THE MAN WHO KNEW HAMMETT by Vincent McConnor

THE MAN WHO KNEW HAMMETT

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KIRKUS REVIEW

The gimmick here is Zeke Gahagan, ""the world's oldest private eye,"" an 82-year-old with diminishing gastric capabilities and a dreary tendency to recall what his friend and inspiration ""Dash"" Hammett might have done in a similar situation. Actress Fay Manning, an old chum, asks Zeke to find Laurence Knight, an actor who disappeared after he indiscreetly let something slip at a dinner party--and someone later retaliated by spraying his garage door with bullets. Also at that dinner were: a director, a costume designer, a composer, and in spirit--though too sick to attend--a movie director. They were commemorating the 50th anniversary of the rape/strangulation unsolved murder of movie enchantress Kara Kolvang. Does the missing Knight actually know whodunit? Soon his look-alike grandson Lars is shot dead; Tim Kerrigan, the man he implicated over dinner, is strangled; and Zeke is off to Kara's old stamping grounds--the Scandinavian community of Solvang. There, Knight is scheduled to be honorary marshal in a local holiday parade; a young man is ominously surveying the windmills in the parade path; an aged Indian is stalking the streets with a rifle slung over his shoulder; a Mexican is making indiscreet inquiries about Knight; and Zeke finds love (again) and finally pieces together who, what, why, and how and confronts the guilty. Clumsy, lumpy prose, as indigestible as most of Zeke's meals. Plus a very ordinary plotline. Skip it and read one of Dash's old cases instead.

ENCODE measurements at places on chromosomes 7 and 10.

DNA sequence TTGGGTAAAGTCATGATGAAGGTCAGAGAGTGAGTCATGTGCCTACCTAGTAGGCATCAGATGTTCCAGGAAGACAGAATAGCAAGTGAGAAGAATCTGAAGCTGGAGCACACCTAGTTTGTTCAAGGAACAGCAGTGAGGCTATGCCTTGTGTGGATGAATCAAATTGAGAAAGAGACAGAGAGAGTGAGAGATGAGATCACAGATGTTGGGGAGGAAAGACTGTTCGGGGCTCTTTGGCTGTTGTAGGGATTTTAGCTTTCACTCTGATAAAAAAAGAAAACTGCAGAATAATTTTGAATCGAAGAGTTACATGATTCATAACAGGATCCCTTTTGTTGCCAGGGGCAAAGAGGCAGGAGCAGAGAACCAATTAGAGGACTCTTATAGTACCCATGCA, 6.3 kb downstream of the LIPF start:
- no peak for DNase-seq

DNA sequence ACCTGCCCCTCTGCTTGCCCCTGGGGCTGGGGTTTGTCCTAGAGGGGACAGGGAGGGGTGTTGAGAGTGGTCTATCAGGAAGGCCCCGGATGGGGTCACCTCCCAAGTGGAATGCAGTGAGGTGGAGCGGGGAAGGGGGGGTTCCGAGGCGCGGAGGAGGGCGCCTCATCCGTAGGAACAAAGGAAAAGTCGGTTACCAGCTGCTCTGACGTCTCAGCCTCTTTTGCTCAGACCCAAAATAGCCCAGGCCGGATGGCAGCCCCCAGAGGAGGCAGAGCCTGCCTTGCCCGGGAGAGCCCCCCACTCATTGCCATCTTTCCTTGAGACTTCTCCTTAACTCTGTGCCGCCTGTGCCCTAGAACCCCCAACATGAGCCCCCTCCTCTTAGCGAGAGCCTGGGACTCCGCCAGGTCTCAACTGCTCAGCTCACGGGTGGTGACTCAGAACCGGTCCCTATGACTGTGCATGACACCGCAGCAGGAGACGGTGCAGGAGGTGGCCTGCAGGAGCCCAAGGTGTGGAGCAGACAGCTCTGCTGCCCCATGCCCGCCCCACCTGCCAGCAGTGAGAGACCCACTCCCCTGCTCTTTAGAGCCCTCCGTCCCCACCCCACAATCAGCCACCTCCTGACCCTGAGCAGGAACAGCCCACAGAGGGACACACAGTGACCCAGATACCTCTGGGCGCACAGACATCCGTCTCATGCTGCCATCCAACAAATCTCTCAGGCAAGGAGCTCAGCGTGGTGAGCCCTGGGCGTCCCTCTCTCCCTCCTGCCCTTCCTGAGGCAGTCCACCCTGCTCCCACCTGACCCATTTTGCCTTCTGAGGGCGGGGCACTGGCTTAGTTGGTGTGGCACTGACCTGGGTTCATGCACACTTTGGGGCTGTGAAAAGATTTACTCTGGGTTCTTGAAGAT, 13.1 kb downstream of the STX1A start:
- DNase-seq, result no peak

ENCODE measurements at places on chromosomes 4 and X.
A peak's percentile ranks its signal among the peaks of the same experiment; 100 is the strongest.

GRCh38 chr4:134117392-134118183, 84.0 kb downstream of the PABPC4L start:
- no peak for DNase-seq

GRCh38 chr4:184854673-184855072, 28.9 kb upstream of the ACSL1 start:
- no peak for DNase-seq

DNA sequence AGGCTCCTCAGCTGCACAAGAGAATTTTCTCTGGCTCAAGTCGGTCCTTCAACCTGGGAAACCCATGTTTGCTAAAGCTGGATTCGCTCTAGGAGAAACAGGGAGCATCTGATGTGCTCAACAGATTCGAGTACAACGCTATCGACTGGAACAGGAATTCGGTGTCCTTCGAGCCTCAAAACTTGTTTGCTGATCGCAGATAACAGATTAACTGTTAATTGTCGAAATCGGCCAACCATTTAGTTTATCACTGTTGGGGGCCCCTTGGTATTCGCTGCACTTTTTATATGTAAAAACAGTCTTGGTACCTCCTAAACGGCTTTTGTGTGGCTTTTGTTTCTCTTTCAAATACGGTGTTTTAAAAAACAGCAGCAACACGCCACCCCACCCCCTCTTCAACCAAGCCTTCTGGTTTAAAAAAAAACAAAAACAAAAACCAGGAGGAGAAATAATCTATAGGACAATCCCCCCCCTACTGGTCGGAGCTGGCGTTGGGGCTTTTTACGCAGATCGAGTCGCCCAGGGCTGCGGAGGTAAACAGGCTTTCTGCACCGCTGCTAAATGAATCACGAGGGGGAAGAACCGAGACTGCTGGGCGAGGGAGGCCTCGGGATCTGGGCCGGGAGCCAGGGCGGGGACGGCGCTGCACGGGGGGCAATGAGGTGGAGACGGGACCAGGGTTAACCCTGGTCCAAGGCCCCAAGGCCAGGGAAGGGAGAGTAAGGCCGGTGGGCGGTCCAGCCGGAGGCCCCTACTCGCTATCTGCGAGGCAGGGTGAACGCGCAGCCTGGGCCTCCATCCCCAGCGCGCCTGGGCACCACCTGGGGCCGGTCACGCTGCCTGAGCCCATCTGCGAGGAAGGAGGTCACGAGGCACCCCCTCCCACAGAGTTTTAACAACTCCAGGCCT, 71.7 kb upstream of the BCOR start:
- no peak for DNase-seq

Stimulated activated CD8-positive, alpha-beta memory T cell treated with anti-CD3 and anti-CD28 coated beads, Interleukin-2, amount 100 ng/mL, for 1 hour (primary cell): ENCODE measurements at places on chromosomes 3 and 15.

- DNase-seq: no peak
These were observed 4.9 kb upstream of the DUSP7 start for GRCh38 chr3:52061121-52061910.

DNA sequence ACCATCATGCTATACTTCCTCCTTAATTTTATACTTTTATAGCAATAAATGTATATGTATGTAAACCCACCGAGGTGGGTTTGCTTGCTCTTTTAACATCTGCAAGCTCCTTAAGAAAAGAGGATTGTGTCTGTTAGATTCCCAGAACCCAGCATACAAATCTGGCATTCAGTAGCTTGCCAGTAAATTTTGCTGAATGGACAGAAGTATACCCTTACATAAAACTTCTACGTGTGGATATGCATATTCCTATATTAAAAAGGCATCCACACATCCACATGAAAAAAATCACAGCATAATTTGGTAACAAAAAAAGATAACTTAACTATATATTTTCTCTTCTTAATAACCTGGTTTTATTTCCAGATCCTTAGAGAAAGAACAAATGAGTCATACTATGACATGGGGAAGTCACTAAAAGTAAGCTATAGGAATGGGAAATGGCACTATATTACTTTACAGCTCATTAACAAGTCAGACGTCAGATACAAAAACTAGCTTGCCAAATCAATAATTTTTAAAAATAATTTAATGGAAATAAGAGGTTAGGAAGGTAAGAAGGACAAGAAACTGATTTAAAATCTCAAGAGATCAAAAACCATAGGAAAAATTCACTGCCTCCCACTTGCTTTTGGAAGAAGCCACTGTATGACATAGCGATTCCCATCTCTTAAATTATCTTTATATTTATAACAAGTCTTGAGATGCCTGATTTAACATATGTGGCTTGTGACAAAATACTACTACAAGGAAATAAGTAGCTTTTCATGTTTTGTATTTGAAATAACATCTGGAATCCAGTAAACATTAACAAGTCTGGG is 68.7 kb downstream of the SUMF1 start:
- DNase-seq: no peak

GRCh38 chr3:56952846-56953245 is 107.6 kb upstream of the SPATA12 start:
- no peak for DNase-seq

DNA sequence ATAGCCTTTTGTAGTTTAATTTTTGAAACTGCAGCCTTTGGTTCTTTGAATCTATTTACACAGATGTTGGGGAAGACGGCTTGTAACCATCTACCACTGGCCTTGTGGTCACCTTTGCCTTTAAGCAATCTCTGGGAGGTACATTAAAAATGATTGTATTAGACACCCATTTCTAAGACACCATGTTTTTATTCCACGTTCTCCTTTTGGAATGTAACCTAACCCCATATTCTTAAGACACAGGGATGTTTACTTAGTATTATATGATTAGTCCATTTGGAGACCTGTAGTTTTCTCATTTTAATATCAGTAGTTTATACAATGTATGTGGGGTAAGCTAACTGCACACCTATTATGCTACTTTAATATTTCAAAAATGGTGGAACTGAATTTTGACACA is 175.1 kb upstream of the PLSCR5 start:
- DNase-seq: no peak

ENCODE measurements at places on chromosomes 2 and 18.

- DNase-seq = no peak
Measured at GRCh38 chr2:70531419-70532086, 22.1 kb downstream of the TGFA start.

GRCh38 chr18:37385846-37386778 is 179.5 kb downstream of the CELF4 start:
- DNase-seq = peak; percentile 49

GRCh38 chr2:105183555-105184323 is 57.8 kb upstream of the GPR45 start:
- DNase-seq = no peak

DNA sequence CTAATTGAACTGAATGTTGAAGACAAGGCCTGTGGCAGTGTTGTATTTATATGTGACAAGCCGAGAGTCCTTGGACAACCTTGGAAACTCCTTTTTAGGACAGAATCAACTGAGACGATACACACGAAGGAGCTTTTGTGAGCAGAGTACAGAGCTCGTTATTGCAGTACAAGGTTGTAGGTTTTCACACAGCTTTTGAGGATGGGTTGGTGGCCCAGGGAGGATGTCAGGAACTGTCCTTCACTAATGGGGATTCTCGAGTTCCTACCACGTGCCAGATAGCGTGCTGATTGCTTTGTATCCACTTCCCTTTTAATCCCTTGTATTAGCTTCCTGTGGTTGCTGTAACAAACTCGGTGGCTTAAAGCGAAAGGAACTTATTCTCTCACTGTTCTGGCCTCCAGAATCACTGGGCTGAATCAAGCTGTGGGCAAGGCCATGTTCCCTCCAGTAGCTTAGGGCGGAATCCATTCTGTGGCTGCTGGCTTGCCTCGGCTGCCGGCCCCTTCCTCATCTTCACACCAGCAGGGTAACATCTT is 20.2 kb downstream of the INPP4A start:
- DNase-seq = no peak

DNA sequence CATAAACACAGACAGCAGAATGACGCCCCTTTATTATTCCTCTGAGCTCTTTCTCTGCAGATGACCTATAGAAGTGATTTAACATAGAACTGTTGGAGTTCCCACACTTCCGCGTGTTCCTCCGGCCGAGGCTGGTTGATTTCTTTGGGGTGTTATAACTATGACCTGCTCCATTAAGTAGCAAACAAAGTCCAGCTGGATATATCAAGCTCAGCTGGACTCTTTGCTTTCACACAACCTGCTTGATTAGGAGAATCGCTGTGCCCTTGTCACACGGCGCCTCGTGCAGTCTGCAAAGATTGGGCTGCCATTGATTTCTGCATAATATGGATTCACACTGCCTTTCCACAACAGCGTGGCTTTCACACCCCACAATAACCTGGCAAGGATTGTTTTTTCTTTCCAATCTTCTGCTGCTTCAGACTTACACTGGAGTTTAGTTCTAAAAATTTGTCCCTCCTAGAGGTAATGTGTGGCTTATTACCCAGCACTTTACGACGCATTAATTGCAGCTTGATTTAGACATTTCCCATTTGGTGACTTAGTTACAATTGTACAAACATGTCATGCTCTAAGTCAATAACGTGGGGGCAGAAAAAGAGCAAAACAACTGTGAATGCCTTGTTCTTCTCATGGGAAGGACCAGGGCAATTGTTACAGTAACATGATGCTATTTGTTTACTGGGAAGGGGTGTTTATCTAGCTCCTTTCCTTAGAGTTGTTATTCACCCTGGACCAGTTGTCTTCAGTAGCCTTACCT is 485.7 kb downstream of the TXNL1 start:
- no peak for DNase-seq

Pub Date: Dec. 19th, 1988
Publisher: Tor--dist. by St. Martin's